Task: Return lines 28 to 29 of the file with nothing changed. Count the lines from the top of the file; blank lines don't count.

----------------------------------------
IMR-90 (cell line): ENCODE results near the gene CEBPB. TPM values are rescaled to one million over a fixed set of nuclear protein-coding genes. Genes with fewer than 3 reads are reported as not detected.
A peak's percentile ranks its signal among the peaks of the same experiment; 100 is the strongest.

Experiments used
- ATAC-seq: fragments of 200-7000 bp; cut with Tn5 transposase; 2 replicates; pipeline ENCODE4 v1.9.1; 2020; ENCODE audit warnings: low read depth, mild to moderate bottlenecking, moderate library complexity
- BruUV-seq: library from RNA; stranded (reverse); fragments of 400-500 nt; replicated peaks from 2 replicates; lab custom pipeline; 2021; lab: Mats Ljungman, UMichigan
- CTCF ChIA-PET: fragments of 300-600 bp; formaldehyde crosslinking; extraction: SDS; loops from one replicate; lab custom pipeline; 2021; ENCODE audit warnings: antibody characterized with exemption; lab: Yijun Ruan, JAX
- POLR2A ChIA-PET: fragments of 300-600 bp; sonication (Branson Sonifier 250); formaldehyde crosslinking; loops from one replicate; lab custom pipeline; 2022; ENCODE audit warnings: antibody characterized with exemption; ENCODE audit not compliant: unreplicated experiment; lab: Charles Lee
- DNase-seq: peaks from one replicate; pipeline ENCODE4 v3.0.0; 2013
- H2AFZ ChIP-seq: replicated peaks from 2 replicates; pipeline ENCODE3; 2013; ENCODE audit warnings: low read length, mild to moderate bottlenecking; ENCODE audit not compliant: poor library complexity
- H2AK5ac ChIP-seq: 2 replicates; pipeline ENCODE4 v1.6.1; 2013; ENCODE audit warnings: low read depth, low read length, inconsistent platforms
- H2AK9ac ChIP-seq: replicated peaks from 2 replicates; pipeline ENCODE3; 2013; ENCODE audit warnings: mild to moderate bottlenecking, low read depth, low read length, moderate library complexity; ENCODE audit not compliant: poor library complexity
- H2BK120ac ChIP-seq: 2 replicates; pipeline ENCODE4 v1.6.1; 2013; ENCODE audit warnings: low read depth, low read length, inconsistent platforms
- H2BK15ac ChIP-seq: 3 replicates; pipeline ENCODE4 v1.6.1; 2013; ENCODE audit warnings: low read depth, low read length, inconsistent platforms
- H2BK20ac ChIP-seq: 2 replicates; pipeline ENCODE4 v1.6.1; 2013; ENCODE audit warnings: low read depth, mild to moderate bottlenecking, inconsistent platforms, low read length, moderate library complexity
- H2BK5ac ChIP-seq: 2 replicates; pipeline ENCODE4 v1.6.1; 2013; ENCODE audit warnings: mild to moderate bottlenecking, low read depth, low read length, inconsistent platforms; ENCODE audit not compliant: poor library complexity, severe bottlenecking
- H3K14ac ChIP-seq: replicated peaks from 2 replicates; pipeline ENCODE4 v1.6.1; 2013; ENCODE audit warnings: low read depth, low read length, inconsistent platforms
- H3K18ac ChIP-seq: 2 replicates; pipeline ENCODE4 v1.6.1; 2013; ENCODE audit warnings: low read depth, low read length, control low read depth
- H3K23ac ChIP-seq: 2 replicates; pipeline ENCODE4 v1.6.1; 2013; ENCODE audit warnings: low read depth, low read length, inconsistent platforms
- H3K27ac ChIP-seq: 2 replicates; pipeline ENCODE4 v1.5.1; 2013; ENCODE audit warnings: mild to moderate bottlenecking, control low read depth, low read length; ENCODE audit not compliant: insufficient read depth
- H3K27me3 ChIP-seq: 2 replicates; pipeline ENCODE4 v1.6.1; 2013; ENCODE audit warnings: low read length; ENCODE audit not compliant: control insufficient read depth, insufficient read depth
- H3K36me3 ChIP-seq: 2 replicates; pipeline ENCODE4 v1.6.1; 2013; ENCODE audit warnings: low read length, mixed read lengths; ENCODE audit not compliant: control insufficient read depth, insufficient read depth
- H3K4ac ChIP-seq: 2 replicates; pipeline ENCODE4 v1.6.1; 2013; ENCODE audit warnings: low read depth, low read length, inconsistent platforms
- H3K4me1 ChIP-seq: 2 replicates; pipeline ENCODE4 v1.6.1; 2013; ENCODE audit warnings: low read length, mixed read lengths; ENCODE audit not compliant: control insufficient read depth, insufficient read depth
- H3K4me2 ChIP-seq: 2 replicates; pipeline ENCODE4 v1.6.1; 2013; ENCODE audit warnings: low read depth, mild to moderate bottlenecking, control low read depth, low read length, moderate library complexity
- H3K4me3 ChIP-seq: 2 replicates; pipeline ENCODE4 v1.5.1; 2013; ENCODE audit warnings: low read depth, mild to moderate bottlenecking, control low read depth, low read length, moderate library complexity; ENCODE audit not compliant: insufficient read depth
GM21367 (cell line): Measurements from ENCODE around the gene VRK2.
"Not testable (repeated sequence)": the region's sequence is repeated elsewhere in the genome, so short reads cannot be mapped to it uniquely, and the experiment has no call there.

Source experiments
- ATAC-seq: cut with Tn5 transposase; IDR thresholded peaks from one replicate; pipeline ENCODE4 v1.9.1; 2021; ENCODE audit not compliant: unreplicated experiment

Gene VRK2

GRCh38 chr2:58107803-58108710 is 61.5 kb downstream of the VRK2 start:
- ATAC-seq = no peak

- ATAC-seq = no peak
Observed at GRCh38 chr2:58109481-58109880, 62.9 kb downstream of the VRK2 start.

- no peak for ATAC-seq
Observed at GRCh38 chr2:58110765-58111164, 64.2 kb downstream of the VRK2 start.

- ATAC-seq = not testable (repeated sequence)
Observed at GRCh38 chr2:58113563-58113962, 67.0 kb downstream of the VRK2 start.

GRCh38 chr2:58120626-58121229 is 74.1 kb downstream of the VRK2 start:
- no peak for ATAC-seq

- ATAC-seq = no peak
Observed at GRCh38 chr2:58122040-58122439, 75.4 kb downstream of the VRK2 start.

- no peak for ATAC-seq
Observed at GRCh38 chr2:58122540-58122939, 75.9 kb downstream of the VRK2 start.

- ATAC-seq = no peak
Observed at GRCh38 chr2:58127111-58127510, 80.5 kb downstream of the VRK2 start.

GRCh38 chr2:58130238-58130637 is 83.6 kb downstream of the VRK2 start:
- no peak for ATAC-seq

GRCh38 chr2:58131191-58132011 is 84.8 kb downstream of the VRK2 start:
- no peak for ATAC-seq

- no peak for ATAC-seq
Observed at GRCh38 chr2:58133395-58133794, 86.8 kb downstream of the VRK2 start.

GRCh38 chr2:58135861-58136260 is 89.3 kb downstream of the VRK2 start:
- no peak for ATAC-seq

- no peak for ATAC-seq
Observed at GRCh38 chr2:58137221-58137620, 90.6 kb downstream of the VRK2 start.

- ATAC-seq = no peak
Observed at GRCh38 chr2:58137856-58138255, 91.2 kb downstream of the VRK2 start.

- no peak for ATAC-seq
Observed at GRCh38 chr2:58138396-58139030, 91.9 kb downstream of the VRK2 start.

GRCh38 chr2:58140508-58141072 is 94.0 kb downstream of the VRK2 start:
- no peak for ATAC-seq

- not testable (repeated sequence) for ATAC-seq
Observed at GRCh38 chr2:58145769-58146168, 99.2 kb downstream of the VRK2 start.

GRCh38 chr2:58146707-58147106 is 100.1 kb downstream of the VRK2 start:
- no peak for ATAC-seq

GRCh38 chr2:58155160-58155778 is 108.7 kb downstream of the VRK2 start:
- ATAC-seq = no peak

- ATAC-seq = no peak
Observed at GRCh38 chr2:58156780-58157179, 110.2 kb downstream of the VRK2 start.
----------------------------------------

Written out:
Source experiments
- ATAC-seq: cut with Tn5 transposase; IDR thresholded peaks from one replicate; pipeline ENCODE4 v1.9.1; 2021; ENCODE audit not compliant: unreplicated experiment